British Columbia

B.C. Indigenous leaders invited to observe Columbia River Treaty talks

Almost a year into the Columbia River Treaty negotiations between Canada and the United States, the federal government has invited B.C. Indigenous leaders to observe the process. Indigenous leaders were not invited to the table when the treaty was first signed in 1964.

'It's just a small step, but it's significant'

The Duncan Dam in the Purcell Mountains is one of three B.C. dams built as part of the Columbia River Treaty, signed with the U.S. in 1964. In return for building the Mica, Keenleyside and Duncan dams, which provide water storage for power generation in the U.S., B.C. is entitled to half the additional power generated because of the water storage. (Government of B.C.)

Almost a year into the Columbia River Treaty negotiations between Canada and the United States, the federal government has invited B.C. Indigenous leaders to observe the process.

The federal government announced the invitation last Friday. 

Indigenous leaders were not invited to the table before the treaty was first signed in 1964, and Grand Chief Stewart Phillip of the Union of B.C. Indian Chiefs was outraged at the lack of invitation when treaty re-negotiations began last June.

Wayne Christian, tribal chief of the Shuswap Nation Tribal Council and one of the tribal chiefs of the Secwepemc Nation, will be representing the Secwepemc Nation at upcoming meetings in June.

"I think it's very significant, that what this does is put us in the room with Canada so we can observe the treaty that they signed with the U.S. in 1964," said Christian.

"The Indigenous nations are there with the Canadian delegation, but also hearing for ourselves what is actually going on in the room."

The delegation has been having monthly meetings with the federal government over the past year where they educate officials about issues that matter to them, including the significance of the Columbia River Treaty, said Christian.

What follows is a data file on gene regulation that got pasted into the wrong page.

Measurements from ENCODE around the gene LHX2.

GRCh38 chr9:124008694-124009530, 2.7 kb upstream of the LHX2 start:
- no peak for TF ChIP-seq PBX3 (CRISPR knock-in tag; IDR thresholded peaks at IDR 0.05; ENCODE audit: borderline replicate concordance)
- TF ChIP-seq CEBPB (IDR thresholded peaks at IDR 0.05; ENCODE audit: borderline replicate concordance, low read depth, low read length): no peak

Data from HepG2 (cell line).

"It's an opportunity to work with the Bureau of Foreign Affairs [and] actually educate them on a nation-to-nation process."

The delegation first met with Foreign Affairs minister Chrsystia Freeland in December.

Christian said they're "optimistic" now that they have been invited to come to negotiations, however, he points out it's still a small step.  

"But it's significant because actually being involved and having the minister respond to us in the way she did since December ... she actually moved the agenda and I think it's very significant when you have her bureaucrats really understanding that this is what needs to be done," said Christian.

'No surprises'

The original treaty created huge reservoirs in British Columbia and Montana, and set out terms for flood control and hydroelectric dam operations. It is set to expire in 2024. 

Being an observer will give Christian and other Indigenous leaders the chance to be with the Canadian delegation and talk about issues and concerns in advance of table negotiations, he told Chris Walker, host of CBC's Daybreak South

"So there's no surprises on our side in Canada when we go to the table, and I think that's what's significant about this," said Christian.

"Then we can begin to really address the issues we see as important, which is salmon and ecosystem function over the river because the river is so significant to our Indigenous nations in the Interior."

Top of mind for Christian is the issue of increasing the dwindling salmon population.

"I think the biggest impediment in that whole process is the dams all along the system. So how do we bring [the salmon] back to the area? Because it was rich in salmon," said Christian. 

"We have to understand the grand dams are part of the Columbia River system, but it's the one [aspect] that has the most impact," said Christian. 

With files from Daybreak South


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